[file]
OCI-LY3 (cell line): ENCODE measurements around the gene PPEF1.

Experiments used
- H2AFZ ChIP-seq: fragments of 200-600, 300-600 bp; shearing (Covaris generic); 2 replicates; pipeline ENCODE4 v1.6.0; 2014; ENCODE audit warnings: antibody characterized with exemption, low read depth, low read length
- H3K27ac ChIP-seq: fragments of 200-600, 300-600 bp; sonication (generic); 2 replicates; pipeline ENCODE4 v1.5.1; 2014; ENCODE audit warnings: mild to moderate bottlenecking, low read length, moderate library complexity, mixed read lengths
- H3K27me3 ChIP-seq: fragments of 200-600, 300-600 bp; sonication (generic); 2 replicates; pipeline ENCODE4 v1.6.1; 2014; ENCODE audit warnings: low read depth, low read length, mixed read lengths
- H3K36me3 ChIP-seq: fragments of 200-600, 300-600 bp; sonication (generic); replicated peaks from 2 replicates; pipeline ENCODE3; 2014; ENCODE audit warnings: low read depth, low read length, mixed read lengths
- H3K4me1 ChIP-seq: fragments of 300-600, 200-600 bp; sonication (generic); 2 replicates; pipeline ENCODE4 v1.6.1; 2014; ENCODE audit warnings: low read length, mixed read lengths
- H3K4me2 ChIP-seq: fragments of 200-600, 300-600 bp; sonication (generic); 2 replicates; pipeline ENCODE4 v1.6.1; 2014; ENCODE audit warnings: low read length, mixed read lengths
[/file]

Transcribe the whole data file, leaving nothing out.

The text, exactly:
OCI-LY3 (cell line): ENCODE measurements around the gene PPEF1.

Experiments used
- H2AFZ ChIP-seq: fragments of 200-600, 300-600 bp; shearing (Covaris generic); 2 replicates; pipeline ENCODE4 v1.6.0; 2014; ENCODE audit warnings: antibody characterized with exemption, low read depth, low read length
- H3K27ac ChIP-seq: fragments of 200-600, 300-600 bp; sonication (generic); 2 replicates; pipeline ENCODE4 v1.5.1; 2014; ENCODE audit warnings: mild to moderate bottlenecking, low read length, moderate library complexity, mixed read lengths
- H3K27me3 ChIP-seq: fragments of 200-600, 300-600 bp; sonication (generic); 2 replicates; pipeline ENCODE4 v1.6.1; 2014; ENCODE audit warnings: low read depth, low read length, mixed read lengths
- H3K36me3 ChIP-seq: fragments of 200-600, 300-600 bp; sonication (generic); replicated peaks from 2 replicates; pipeline ENCODE3; 2014; ENCODE audit warnings: low read depth, low read length, mixed read lengths
- H3K4me1 ChIP-seq: fragments of 300-600, 200-600 bp; sonication (generic); 2 replicates; pipeline ENCODE4 v1.6.1; 2014; ENCODE audit warnings: low read length, mixed read lengths
- H3K4me2 ChIP-seq: fragments of 200-600, 300-600 bp; sonication (generic); 2 replicates; pipeline ENCODE4 v1.6.1; 2014; ENCODE audit warnings: low read length, mixed read lengths